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Khiva is an amazing city in the Khorezm region and an important point on the Great Silk Road. There are several legends about the origin of Khiva, one of which says that Khiva appeared on the site of an oasis where merchants often stayed during their travels from East to West and back. The merchants set up camps, rested, and drank the water from the oasis, saying “Hey, Wai.” This is how the young settlement around the Heivay oasis was nicknamed, which served as a refuge for all travelers in the unfriendly steppe. Another legend says that Khiva was built around the sacred well Kheivak, dug by Shem, the son of Noah, and the father of the Semitic peoples. Some beliefs connect Khiva with Solomon, others with the ancient Aryans. Modern researchers only know that the city is more than 2500 years old, along with other ancient cities of Uzbekistan.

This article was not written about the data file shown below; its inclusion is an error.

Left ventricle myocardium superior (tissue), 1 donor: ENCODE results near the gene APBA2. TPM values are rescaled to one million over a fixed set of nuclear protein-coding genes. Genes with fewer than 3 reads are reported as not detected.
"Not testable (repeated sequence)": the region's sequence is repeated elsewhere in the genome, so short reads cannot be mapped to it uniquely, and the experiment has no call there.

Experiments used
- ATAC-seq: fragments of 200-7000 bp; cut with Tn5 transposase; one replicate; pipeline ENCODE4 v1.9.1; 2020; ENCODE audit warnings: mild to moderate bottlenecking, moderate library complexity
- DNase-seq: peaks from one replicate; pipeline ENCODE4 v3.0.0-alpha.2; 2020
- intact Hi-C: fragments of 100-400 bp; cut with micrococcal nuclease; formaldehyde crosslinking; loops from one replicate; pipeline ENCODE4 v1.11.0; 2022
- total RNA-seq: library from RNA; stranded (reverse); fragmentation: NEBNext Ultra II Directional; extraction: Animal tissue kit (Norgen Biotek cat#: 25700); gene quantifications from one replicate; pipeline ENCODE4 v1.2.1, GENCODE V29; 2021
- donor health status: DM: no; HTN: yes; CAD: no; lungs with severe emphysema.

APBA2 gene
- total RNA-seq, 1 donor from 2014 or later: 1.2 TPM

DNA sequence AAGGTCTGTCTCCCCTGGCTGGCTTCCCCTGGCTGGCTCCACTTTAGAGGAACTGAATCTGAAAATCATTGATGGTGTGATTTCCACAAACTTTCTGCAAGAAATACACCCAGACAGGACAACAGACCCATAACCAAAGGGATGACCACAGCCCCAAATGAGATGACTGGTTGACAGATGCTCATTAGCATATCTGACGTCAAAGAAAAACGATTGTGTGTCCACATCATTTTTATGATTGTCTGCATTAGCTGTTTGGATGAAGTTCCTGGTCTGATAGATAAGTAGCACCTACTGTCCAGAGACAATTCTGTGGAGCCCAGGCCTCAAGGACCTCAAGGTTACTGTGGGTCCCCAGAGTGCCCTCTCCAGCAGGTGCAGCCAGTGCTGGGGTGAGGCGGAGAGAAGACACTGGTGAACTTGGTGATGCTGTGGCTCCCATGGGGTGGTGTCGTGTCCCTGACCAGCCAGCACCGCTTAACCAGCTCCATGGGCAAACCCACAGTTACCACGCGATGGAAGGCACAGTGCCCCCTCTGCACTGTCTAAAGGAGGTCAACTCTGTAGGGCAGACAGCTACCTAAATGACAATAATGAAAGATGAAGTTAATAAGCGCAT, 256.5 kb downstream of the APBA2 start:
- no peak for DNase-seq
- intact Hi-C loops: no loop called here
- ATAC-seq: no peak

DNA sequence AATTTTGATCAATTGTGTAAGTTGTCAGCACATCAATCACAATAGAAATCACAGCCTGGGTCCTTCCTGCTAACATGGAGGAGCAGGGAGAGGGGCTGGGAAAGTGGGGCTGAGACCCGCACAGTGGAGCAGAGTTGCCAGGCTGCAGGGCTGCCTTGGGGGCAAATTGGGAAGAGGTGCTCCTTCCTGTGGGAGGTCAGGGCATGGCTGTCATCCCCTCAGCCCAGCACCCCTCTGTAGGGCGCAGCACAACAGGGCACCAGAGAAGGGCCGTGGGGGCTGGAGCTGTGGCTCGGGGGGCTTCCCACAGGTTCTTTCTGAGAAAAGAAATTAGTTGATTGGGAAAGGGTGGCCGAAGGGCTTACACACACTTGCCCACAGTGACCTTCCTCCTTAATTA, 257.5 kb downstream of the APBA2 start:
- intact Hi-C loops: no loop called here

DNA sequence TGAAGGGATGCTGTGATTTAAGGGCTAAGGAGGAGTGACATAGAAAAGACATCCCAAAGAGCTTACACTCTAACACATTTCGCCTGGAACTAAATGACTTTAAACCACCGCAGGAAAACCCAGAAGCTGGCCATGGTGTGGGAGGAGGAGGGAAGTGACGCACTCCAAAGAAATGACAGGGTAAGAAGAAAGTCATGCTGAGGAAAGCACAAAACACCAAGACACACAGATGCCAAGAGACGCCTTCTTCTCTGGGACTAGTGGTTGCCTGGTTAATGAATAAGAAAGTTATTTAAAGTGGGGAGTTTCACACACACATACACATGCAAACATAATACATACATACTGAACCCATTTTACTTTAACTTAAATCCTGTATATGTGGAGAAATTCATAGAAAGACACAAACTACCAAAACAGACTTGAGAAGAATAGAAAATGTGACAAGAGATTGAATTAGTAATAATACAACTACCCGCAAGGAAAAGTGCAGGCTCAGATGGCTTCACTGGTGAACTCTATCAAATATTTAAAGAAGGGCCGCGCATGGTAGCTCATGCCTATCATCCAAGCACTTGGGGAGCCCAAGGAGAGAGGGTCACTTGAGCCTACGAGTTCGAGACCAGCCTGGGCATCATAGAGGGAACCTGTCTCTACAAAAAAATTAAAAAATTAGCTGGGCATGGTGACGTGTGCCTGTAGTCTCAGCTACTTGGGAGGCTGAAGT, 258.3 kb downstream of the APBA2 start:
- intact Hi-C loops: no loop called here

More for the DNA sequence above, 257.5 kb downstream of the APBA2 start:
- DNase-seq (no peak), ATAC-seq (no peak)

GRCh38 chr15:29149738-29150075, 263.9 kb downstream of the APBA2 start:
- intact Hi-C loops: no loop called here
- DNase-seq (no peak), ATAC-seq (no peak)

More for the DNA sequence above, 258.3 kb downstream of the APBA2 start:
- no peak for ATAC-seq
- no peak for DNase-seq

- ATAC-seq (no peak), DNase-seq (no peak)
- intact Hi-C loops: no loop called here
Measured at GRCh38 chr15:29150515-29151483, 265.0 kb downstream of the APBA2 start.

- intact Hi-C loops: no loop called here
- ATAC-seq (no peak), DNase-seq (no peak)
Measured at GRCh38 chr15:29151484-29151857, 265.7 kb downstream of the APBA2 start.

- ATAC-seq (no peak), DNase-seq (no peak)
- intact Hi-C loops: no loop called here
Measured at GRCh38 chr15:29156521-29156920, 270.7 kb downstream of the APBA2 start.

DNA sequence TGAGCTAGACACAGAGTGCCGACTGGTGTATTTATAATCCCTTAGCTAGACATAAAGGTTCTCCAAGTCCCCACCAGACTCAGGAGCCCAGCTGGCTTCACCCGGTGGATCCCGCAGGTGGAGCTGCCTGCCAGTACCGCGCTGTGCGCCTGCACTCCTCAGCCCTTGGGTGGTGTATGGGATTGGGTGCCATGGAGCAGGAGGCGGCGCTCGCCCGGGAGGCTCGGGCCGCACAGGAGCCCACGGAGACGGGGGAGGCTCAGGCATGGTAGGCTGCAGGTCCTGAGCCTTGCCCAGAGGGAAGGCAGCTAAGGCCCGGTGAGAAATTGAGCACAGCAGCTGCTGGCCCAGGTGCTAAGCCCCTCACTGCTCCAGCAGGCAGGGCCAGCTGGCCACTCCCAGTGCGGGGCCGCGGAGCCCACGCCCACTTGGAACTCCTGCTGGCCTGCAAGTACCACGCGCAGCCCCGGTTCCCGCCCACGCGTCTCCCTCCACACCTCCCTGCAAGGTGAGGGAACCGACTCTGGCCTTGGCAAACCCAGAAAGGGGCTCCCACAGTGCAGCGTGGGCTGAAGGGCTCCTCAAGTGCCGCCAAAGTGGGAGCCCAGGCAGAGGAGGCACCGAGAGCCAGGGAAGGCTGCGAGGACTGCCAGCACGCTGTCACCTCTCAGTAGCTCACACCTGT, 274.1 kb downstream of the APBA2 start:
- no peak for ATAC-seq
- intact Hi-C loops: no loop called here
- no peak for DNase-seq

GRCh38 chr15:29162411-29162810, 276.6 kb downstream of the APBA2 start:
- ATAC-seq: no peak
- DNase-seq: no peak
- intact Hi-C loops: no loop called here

Khiva has historically been a part of the Khorezm state and has been its capital in modern history. The Khorezm state, in its turn, was conquered by the Persian troops of Cyrus II, but by the time of the conquest campaigns of Alexander the Great, the Khorezmians had already gained independence from the Persians. It is known for certain that after the arrival of Alexander the Great in Central Asia, the reign of the Persian dynasties ended, and the Greco-Bactrian culture and religion became widespread. However, Khiva preached Zoroastrianism before the arrival of the Arab conquerors, as evidenced by the ancient burials found in the city.